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United States Court of Appeals, Federal Circuit.

Derrel L. THOMAS, Claimant-Appellant v. Robert WILKIE, Secretary of Veterans Affairs, Respondent-Appellee


Decided: June 11, 2020

Before Lourie, Dyk, and Chen, Circuit Judges. Derrel L. Thomas, Brooksville, FL, pro se. Galina I. Fomenkova, Commercial Litigation Branch, Civil Division, United States Department of Justice, Washington, DC, for respondent-appellee. Also represented by Joseph H. Hunt, Martin F. Hockey, Jr., Robert Edward Kirschman, Jr.; Amanda Blackmon, Y. Ken Lee, Office of General Counsel, United States Department of Veterans Affairs, Washington, DC.

Derrel L. Thomas appeals from the panel decision of the United States Court of Appeals for Veterans Claims (“Veterans Court”) adopting the single-judge order denying his petition for a writ of mandamus. See Thomas v. Wilkie, No. 19-2749, 2019 WL 3210103 (Vet. App. July 17, 2019) (“Decision”). Because we cannot review the issues raised in this appeal or grant the relief sought in Thomas's petition, we dismiss the appeal.


In April 2019, Thomas filed a petition for extraordinary relief in the Veterans Court in connection with claims for special monthly compensation (“SMC”) that he had previously filed at the United States Department of Veterans Affairs (“VA”). For context, we provide the following brief history of Thomas's underlying claims for SMC, which were based on his alleged need of regular aid and attendance (“A&A”), see 38 U.S.C. § 1114(l), and his alleged housebound status, see 38 U.S.C. § 1114(s).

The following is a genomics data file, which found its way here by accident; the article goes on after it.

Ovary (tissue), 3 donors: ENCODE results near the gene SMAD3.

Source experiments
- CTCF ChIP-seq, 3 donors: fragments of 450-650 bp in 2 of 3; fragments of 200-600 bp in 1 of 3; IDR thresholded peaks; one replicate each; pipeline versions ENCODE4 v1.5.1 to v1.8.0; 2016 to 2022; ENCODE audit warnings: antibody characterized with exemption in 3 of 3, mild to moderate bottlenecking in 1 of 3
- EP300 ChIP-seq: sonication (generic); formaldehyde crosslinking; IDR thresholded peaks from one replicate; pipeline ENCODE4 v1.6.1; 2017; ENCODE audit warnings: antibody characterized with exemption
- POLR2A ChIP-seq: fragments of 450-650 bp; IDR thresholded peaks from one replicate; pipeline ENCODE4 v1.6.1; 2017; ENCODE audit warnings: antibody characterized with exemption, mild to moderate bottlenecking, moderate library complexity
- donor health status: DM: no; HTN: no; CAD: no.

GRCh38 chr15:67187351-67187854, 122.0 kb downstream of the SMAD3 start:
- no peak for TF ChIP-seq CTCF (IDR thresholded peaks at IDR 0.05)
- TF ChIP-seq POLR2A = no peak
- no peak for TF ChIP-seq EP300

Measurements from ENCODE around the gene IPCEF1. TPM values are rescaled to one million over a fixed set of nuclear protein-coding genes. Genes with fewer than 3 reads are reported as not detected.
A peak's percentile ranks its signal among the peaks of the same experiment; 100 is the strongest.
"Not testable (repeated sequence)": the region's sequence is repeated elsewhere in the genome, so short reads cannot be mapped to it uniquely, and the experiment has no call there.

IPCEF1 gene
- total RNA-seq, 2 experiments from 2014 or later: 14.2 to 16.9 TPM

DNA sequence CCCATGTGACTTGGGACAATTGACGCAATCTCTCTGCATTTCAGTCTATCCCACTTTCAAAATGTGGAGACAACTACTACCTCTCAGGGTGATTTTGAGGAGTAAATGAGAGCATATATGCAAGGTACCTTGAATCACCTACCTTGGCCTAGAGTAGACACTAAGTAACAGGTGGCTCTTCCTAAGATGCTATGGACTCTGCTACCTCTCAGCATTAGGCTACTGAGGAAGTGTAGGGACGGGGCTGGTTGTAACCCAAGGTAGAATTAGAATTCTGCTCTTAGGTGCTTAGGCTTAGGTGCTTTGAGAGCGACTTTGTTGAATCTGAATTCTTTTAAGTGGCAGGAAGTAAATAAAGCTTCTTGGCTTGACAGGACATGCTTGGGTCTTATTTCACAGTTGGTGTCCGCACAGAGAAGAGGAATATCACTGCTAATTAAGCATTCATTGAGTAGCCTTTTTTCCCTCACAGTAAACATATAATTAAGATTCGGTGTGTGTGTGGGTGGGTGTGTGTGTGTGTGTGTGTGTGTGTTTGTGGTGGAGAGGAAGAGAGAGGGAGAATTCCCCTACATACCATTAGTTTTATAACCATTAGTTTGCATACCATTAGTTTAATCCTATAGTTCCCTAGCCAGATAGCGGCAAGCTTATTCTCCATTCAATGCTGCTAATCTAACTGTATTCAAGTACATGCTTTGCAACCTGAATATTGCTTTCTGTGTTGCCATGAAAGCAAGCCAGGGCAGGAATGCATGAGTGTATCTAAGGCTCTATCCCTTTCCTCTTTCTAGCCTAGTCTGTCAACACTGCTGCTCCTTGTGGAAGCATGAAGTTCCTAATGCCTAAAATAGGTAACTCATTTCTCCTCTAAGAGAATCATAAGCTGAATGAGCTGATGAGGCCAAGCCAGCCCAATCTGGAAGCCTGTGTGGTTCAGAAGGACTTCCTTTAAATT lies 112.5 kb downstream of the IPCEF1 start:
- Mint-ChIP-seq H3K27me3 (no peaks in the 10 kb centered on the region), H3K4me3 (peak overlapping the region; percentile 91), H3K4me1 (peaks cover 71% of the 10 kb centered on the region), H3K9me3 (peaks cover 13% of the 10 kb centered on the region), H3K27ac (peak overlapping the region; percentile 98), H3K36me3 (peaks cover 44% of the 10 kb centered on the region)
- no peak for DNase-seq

In July 2010, Thomas first filed a claim for SMC based on A&A, which was twice denied by a regional office (“RO”) of the VA in rating decisions issued in February 2011 and March 2012. Thomas appealed the March 2012 rating decision to the Board of Veterans’ Appeals (“Board”), and, in December 2012, the Board remanded the case to the RO to issue a Statement of the Case (“SOC”) with express instructions that “[t]hese claims should be returned to the Board for further appellate consideration only if the Veteran perfects a timely appeal.” Appellee Appx. 59. The RO issued the SOC in February 2015, but Thomas never perfected an appeal.